“ My darling i* in a profound slumber,” she
murmured. “Very good; she will be better
when she waken. But she has slept nearly
twenty-four hours! A good twenty hours at
least. But I will not disturb her.” And tak
ing up her woik, she established herself by
Hyacinth’s couch till she should awake.
[To be coiitinutid.}
llow Naiubk Covers up Batile Fields
“ Did I ever tell you,” says a corresprndent of
an Eastern pajrer, “among the affectinglid le
things one is always seeing in these bittle
fielda, how, on the ground upon whi-h the
battle of Bull Run was fought, I saw pretry,
[Hire, delicate flowers growing out of the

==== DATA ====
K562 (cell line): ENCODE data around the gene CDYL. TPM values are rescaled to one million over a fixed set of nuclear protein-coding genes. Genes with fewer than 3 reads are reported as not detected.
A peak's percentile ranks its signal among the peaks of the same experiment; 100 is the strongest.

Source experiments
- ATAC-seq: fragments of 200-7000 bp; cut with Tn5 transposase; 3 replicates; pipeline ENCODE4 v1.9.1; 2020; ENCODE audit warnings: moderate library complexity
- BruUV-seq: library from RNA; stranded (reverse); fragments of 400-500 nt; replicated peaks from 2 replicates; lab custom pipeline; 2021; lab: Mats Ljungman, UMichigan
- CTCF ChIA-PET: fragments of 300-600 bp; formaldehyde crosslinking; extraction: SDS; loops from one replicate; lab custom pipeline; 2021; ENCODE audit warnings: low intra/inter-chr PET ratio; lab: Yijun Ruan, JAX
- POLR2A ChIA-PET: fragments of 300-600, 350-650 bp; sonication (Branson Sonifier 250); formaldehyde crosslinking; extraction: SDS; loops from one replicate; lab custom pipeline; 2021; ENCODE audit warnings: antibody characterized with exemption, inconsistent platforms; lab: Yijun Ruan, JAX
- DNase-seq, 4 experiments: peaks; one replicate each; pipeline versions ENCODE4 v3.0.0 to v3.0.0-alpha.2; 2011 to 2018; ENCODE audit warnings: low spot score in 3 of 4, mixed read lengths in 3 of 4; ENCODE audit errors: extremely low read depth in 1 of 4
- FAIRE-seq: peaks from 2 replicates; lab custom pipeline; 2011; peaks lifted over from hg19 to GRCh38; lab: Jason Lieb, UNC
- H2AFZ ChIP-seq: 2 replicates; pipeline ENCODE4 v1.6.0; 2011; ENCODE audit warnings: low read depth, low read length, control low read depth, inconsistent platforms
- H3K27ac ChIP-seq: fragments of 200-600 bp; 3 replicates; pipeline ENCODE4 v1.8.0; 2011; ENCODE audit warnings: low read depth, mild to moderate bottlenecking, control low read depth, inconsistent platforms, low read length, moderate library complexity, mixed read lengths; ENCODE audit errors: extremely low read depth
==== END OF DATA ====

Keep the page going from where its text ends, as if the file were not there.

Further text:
empty ammunition boxes ; and a wild rose
thiustir g up its graceful head through the top
of a broken drum, w hich doubtless sounded its
last charge in that battle; and a cunning scarlet
veib xa peeping out of a fragment of a bursted
shell, in which strange pot it was planted?
Wasn't that peace growing out of war ? Even
so shad the beautiful and graceful ever grow
out of the horrid and terrible things that tran
spirein this changing but ever advancing world.
Nature covers even the battle-grounds with
verdure and bloom. Peace and plenty spring
up in the track of the devouring campaign; an-1
all things in nature aud society shall work out
ike progress of mankind.”
The Benicia Boy.—A brother of John
C. Heenan, the redoubtable prize fighter aud
Benicia Boy, is at present on a visit to St.
Louis. He states that his “big brother,”
John C., is now in the south of France. He
recovered somewhat fiom the poison adminis